Below you’ll find answers to many of the most common questions about talcum powder and ovarian cancer.
Most medical researchers who have studied the connection agree that talc particles in the ovaries can cause inflammation and irritation, leading to the growth of malignant cells. The particles that make up talcum powder are extremely fine and studies have shown that these microscopic fibers can migrate through the vagina and Fallopian tubes into the ovaries.
Talcum powder’s primary purpose is to absorb moisture, which is why it is used worldwide by women for a variety of reasons. Talc can also be found in a variety of other products, particularly cosmetics.
Unfortunately, the symptoms of ovarian cancer are difficult to recognize and diagnose and are often misconstrued as less serious illnesses. Symptoms may include bloating, abdominal pain, changes in bladder and bowel movements, and overall fatigue.
There is no definitive medical test. In some cases, experts can look at tissue samples and pathology reports to determine if talc fibers are found in a woman’s reproductive organs. Because such techniques can only review a small series of samples, any talc particles present may be missed, or may have already dissipated.
Although there are a number of options for treating ovarian cancer, in many cases the disease has already spread throughout the abdomen and pelvic region of the body before diagnosis. More than 14,000 women in the U.S. lose their fight against ovarian cancer each year, according to the American Cancer Society.
Manufacturers of talcum power products are finally beginning to take note of the scientific studies and litigation documenting the link between talcum powder and an increased risk of ovarian cancer. Currently at least two private label manufacturers have placed a warning about ovarian cancer risks on those products – Angel of Mine Baby Power (sold in Dollar Tree Stores) and Spring Fresh Powder (sold at Walmart stores). It’s interesting to note that the major suppliers of talc do put a cancer warning label on their product before shipping.
Why is there disagreement in the medical community about the role of talc in causing ovarian cancer?
It can often take decades to shift opinions about risk factors and causation of certain diseases, and this uncertainty about talc and ovarian cancer is to be expected. However, when medical professionals – and juries – closely examine the evidence, most are satisfied that the causation relationship exists.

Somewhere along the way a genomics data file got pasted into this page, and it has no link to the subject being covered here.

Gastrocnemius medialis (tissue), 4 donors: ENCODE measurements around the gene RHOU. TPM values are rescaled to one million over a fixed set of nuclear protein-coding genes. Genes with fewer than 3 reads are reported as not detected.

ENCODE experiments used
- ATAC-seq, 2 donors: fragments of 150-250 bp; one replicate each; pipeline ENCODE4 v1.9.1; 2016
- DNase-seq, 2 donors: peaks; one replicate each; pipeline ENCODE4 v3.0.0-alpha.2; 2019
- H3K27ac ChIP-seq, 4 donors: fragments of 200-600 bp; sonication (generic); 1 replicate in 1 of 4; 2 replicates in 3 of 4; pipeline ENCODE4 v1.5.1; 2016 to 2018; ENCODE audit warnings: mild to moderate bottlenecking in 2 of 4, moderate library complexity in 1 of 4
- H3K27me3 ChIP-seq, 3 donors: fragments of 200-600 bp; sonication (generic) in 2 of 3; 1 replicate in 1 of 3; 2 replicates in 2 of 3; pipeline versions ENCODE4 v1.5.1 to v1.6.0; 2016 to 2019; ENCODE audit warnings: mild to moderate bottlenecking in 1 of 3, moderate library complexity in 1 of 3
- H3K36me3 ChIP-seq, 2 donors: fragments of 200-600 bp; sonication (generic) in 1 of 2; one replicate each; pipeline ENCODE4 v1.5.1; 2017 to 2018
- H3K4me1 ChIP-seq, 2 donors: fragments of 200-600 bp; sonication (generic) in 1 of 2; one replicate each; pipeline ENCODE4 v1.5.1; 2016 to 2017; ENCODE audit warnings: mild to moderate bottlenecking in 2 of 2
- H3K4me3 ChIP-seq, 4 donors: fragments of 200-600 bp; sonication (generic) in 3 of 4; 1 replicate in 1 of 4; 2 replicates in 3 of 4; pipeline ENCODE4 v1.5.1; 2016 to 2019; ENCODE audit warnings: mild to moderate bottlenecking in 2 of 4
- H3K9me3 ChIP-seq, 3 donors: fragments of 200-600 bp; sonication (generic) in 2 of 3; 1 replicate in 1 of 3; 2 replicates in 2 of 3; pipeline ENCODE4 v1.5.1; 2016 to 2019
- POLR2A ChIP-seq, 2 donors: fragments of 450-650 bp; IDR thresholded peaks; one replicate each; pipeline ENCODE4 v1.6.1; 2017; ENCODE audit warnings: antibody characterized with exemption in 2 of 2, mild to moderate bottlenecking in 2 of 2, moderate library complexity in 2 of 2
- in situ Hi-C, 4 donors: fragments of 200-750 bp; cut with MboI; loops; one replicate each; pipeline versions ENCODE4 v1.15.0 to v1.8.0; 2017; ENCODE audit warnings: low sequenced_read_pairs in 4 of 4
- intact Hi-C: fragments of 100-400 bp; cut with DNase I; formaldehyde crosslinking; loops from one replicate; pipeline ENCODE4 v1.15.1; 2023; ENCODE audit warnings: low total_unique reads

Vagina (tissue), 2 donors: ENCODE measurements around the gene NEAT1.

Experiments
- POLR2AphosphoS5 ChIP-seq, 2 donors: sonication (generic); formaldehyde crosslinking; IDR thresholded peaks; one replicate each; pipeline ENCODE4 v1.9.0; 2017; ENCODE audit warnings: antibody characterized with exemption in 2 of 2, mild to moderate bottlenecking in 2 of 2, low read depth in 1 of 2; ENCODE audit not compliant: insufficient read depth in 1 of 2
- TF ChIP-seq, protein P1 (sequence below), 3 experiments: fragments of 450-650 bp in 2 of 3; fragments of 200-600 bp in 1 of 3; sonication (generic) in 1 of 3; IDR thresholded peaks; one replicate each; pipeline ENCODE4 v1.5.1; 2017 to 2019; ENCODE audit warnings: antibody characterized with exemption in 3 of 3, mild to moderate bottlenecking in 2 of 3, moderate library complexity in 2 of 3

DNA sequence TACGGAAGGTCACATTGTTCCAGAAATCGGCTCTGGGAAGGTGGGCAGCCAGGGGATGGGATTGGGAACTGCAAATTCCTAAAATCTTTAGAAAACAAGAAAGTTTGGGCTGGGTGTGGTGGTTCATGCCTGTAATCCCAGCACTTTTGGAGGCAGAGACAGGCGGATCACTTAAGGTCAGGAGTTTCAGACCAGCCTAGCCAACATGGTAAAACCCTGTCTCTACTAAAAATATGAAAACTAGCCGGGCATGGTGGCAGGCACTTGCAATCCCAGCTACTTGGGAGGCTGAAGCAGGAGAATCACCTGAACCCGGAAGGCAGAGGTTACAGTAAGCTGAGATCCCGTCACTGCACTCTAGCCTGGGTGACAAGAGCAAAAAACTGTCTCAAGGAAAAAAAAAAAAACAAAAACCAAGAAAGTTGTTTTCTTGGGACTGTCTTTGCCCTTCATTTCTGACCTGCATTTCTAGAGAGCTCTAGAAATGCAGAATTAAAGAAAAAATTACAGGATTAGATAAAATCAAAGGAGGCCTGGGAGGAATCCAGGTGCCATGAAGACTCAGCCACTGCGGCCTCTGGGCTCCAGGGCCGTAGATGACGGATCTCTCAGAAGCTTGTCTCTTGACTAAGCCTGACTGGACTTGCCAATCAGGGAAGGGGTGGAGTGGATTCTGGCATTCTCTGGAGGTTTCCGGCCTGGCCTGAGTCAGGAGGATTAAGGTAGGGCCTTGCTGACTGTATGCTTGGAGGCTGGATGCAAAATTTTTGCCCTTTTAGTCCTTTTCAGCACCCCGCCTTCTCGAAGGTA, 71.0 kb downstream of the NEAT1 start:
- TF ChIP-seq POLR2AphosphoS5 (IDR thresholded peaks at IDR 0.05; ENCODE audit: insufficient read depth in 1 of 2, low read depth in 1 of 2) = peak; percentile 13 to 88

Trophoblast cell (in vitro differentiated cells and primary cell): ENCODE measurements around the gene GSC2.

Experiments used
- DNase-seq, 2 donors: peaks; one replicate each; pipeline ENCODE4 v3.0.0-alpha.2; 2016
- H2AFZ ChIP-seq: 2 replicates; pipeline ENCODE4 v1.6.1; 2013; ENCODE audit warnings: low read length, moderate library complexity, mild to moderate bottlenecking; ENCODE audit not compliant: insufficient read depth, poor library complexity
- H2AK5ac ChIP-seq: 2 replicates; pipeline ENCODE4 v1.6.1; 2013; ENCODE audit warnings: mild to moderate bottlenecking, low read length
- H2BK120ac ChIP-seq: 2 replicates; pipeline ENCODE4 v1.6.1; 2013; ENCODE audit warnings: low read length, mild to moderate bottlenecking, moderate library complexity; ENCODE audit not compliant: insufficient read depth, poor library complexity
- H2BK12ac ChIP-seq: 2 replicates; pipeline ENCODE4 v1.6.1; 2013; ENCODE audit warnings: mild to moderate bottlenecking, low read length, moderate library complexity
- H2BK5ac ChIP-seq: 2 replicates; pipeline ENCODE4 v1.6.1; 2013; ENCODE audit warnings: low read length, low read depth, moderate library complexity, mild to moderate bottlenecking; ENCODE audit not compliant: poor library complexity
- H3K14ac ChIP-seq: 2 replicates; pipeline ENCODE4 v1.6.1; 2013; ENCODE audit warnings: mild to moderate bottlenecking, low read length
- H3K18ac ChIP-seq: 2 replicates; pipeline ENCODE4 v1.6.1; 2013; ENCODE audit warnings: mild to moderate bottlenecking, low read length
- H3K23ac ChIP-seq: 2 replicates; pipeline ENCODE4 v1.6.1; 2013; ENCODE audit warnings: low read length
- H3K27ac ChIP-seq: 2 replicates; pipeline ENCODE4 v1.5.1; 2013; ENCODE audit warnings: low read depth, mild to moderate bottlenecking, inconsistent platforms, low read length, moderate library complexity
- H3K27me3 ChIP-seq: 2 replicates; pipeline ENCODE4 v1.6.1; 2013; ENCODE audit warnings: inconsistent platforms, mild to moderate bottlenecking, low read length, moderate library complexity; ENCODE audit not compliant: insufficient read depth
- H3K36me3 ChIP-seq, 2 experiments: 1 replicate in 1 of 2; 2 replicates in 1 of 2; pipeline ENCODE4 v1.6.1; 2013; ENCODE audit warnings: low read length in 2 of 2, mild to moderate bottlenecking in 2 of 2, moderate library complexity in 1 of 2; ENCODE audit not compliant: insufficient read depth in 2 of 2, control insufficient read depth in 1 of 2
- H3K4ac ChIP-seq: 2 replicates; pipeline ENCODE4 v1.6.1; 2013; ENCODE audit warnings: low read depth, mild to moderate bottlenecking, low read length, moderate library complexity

Talc and asbestos, a known and deadly carcinogen, are both naturally-occurring minerals that can be often found together and comingled at mining sites around the world. While manufacturers claim to regularly test and purify talc to eliminate asbestos, the properties of the mineral make it very difficult to detect. Any exposure to asbestos, whether inhaled or applied directly, can have deadly consequences.
Researchers have found trace levels of several naturally-occurring and highly toxic metals such as lead and chromium in different brands of talcum powder products that are packaged and sold to consumers. While the levels may be low, many people view the combination of heavy metals to create an unnecessary health risk.
Why haven’t the FDA or other regulatory agencies forced manufacturers to warn consumers about the dangers of talc?
From the evidence presented at the previous trials, it’s clear that major corporations such as Johnson & Johnson have enjoyed considerable influence over regulatory bodies for many years. It is not unreasonable to speculate that this influence has favorably affected agencies, as well as organizations these companies fund, making it even more difficult to force changes such as proper warning labels.
There is no evidence that corn starch-based products carry any significant health risks. However, the profit margin is much smaller for corn starch-based products compared to talc, so companies have less incentive to stop making and promoting talc-based products.
While the repeated application of talc to the genital area over many years remains the most direct and best-documented exposure risk, there is a growing body of evidence pointing to the potential for asbestos contamination of talcum powder products. That evidence broadens the possible sources for the toxic effects of talc. When inhaled, asbestos has been shown to travel throughout the body through the lymphatic system, including to the ovaries.